As a country the UK is an island of educated people, with copious qualifications, including thousands of degrees in varying subjects. However when it comes to setting policies involving the environment, they are not always effective and can end up causing more problems than they solve, while costing large amounts of money. Not only this but as a society now saturated in technology, people’s connection with nature seems to have largely disappeared, making people ignorant of their surroundings. Both of these effects cause problems for the long-term survival of our planet, and us, with decisions often going against sense and science.
December 2015 saw huge floods in many areas of the country, completely devastating towns and cities across the UK. Storm after storm appeared, as rainfall continued to fall. Rainfall records were broken, with 341.4mm of rain falling during 24 hours in Honister, Cumbria from the 4th to 5th December (Met Office, 2016). With many blaming climate change for the increased storms, there are still other questions which need to be addressed.
The first question to consider is why do we build on floodplains in the first place when it is known they are not safe? No houses should be built on areas likely to flood as this puts families at risk. They should be left as a natural defence. Building in these areas also increases the amount of impermeable land surface meaning the water cannot naturally be absorbed by the system, which in turn influences water run-off rates into rivers, making them more likely to flood. The continued destruction of habitats, especially deforestation; intensive farming; over-grazing and altering river courses has meant that there are few areas of unaltered ecosystem left to naturally protect us from flooding. Governmental management often follows public demand for action, so they appear more popular, even if it is not what the science suggests they should do and not what is best for the preservation of the villages in the future. Dredging is one example of this, but it doesn’t stop the problem in many areas, so why not spend the time and money on strategies which consider the whole catchment, and have ecosystems which absorb rainwater and protect the surrounding towns and villages? Ignoring the key issues will mean that flooding will continue despite millions spent on defences. Peoples’ lives will continually be disrupted in a horrible way if the issues are not addressed. There are however a few examples of positive flood management schemes which do consider natural processes. For example the Slowing the Flow scheme in Pickering, which includes management such as planting woodland and having an area where flood water can be stored, is thought to have been successful in reducing flood risk (more information: http://www.forestry.gov.uk/fr/slowingtheflow).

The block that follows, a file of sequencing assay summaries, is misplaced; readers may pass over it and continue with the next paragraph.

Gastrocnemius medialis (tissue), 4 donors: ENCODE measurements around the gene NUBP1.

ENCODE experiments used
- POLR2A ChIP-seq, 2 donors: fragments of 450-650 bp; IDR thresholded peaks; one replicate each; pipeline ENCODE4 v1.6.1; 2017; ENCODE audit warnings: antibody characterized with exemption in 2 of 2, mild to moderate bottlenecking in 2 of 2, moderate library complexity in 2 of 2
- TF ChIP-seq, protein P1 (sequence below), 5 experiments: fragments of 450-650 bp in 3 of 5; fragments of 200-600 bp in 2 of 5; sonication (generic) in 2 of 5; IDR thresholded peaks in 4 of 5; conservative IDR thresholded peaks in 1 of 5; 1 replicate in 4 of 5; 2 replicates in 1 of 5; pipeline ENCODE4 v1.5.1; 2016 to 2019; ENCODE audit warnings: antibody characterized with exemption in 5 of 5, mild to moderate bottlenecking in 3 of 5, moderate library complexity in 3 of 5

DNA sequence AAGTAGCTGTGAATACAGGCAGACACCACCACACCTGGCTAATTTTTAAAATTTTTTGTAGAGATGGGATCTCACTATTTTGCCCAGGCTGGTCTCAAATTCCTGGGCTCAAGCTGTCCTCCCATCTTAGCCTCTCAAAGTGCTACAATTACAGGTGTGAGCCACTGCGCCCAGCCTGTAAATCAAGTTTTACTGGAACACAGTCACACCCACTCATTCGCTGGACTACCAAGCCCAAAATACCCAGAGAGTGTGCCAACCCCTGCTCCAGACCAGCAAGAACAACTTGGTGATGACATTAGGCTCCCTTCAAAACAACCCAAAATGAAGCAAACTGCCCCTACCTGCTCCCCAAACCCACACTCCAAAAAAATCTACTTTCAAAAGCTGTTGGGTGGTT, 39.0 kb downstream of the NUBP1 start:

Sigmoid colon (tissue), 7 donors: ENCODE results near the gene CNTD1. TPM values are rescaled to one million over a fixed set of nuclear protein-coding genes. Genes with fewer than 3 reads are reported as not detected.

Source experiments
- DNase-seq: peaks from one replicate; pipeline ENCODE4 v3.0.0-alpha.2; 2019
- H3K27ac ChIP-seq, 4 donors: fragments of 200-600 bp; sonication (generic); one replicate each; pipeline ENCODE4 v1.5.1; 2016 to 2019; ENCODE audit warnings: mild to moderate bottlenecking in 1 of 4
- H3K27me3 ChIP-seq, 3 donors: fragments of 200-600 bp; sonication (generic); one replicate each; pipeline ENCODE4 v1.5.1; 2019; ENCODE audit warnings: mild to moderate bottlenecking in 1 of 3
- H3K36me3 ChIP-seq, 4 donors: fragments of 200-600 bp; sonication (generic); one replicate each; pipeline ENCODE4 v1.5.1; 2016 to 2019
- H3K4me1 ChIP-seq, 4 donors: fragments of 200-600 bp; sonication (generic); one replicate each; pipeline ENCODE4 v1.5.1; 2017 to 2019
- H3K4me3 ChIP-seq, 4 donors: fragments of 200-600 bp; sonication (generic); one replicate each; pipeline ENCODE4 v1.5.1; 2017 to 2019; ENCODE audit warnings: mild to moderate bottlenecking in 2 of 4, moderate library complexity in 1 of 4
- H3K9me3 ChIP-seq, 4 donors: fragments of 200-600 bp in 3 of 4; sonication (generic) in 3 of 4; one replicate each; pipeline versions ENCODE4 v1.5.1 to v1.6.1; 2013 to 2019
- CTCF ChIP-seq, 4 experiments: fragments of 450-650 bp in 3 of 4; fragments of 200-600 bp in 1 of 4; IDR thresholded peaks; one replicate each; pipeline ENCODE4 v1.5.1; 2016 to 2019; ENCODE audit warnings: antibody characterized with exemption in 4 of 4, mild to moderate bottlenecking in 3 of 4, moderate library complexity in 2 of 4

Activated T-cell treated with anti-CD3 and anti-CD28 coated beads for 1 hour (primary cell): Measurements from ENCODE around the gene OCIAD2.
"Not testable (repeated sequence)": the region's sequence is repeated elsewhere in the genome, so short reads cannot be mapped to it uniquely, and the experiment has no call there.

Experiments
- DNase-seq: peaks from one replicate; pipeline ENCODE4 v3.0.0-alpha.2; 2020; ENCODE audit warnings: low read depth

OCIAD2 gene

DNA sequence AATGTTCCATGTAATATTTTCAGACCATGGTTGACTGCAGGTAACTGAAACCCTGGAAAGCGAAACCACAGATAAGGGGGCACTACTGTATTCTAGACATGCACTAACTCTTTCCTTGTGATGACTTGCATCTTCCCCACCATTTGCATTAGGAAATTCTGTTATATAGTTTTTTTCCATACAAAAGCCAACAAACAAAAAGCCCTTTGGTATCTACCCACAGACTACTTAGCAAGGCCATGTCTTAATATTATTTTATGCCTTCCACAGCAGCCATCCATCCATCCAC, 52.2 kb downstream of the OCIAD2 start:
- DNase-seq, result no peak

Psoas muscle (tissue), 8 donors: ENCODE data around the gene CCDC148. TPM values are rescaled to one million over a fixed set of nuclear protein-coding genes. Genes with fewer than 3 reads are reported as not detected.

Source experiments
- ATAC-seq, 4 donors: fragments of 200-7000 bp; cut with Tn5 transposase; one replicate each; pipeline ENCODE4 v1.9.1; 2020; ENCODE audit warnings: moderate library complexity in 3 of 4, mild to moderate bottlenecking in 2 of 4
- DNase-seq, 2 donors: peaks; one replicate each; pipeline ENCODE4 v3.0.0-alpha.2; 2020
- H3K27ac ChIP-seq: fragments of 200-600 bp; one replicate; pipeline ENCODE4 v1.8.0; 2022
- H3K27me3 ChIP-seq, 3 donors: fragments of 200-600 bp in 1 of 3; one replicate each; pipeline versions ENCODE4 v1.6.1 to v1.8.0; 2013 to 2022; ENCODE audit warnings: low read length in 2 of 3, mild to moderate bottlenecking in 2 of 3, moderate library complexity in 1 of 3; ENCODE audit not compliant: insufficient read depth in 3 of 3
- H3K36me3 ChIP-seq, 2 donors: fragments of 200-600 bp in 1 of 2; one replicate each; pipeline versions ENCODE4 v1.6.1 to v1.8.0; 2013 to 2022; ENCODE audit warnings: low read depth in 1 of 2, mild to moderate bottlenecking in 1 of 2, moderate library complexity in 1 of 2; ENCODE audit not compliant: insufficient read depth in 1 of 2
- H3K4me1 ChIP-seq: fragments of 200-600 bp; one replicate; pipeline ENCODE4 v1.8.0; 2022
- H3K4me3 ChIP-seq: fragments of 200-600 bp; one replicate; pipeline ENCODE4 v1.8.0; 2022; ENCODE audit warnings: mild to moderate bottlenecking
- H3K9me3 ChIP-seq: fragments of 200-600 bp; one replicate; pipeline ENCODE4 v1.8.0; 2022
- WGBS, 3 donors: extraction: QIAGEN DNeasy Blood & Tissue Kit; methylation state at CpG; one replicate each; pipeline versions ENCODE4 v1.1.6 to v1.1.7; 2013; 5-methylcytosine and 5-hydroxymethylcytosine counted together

We all know fossil fuels are finite and won’t last forever, so attempting to find more fossil fuels when there is continued pressure to change to renewables doesn’t seem logical. Despite the recent historic climate deal in Paris and the UK’s need to reduce emissions, the government seems to think fracking is a good idea. Not only will it take a lot of money to make this happen, but it will also take a while before there are any benefits from this method, so it appears to make more sense to use the time and money on renewable energy that would last, in theory, forever. Fracking deep underground could have unthinkable effects on the environment, possibly resulting in water contamination which would affect the entire ecosystem. Not only this but fracking actually needs a large amount of water, which wouldn’t help water shortages, and if something doesn’t go according to plan human drinking supplies could be at risk. When the government announced that they would allow fracking under protected areas, such as National Parks, it was rather astonishing that they think it would have no effect on the ecosystem. It is ignorant to think that fracking so far underground would not affect the protected site because all systems are connected. These sites are also protected for a reason, and this seems to have been ignored. Recently fracking has been approved in North Yorkshire, despite many protesting the idea. Previous fracking tests in Lancashire were thought to be the cause of a minor earthquake! Surely that shows that this kind of technology can cause more problems than it is worth. Spending a huge amount of money and time on an energy which is ‘dirty’ and will not last forever doesn’t make sense when compared to renewables, which although expensive are the way we will have to go in the future anyway.